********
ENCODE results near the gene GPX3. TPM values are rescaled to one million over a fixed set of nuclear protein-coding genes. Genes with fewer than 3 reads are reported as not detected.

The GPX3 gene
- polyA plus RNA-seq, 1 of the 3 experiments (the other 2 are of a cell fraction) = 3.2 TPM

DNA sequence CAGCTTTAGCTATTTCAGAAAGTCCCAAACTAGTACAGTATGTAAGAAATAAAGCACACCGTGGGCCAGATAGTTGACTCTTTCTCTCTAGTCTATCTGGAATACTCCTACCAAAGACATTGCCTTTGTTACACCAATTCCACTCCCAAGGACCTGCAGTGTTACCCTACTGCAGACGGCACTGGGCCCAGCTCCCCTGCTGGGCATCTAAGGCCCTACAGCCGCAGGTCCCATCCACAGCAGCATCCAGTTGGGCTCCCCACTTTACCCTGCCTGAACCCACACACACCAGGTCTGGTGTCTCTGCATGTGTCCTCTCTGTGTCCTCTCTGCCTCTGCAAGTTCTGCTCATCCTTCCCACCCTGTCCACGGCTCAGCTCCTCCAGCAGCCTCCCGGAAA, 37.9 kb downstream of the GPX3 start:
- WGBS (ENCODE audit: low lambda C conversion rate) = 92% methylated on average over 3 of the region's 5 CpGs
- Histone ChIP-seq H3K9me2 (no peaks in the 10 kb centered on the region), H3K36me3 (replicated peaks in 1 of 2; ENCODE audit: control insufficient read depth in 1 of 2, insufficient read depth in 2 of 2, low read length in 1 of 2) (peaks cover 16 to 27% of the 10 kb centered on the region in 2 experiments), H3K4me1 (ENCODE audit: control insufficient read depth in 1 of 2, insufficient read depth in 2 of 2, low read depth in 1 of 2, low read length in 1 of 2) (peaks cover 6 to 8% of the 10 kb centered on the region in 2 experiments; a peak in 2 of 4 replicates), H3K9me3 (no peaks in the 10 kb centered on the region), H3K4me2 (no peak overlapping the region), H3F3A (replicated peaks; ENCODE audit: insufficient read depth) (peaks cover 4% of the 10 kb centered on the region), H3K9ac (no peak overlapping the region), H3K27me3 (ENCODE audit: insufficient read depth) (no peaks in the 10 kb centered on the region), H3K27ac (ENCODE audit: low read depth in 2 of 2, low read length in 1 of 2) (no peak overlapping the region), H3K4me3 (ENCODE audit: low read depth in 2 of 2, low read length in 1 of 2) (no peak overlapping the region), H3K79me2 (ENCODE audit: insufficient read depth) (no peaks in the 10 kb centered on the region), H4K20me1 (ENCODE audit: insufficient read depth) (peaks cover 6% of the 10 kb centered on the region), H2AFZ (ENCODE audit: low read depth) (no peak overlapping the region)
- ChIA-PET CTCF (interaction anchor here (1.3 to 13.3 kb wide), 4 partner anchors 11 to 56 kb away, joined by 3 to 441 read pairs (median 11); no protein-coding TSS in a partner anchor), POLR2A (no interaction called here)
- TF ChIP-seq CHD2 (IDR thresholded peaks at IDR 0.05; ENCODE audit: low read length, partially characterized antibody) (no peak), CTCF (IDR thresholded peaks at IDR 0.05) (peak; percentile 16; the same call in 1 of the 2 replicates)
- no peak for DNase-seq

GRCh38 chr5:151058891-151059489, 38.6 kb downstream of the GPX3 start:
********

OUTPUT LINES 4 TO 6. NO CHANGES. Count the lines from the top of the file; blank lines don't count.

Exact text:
DNA sequence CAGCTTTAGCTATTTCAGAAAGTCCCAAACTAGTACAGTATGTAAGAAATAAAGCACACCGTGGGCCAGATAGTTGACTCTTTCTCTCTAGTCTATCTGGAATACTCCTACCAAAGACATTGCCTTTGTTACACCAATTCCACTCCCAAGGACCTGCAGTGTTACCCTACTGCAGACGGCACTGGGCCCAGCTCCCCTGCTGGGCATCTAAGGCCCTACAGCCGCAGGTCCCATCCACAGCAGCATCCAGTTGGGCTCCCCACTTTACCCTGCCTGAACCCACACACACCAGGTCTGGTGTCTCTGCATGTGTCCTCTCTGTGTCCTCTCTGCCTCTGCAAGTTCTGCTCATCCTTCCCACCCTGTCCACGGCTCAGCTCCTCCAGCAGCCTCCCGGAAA, 37.9 kb downstream of the GPX3 start:
- WGBS (ENCODE audit: low lambda C conversion rate) = 92% methylated on average over 3 of the region's 5 CpGs
- Histone ChIP-seq H3K9me2 (no peaks in the 10 kb centered on the region), H3K36me3 (replicated peaks in 1 of 2; ENCODE audit: control insufficient read depth in 1 of 2, insufficient read depth in 2 of 2, low read length in 1 of 2) (peaks cover 16 to 27% of the 10 kb centered on the region in 2 experiments), H3K4me1 (ENCODE audit: control insufficient read depth in 1 of 2, insufficient read depth in 2 of 2, low read depth in 1 of 2, low read length in 1 of 2) (peaks cover 6 to 8% of the 10 kb centered on the region in 2 experiments; a peak in 2 of 4 replicates), H3K9me3 (no peaks in the 10 kb centered on the region), H3K4me2 (no peak overlapping the region), H3F3A (replicated peaks; ENCODE audit: insufficient read depth) (peaks cover 4% of the 10 kb centered on the region), H3K9ac (no peak overlapping the region), H3K27me3 (ENCODE audit: insufficient read depth) (no peaks in the 10 kb centered on the region), H3K27ac (ENCODE audit: low read depth in 2 of 2, low read length in 1 of 2) (no peak overlapping the region), H3K4me3 (ENCODE audit: low read depth in 2 of 2, low read length in 1 of 2) (no peak overlapping the region), H3K79me2 (ENCODE audit: insufficient read depth) (no peaks in the 10 kb centered on the region), H4K20me1 (ENCODE audit: insufficient read depth) (peaks cover 6% of the 10 kb centered on the region), H2AFZ (ENCODE audit: low read depth) (no peak overlapping the region)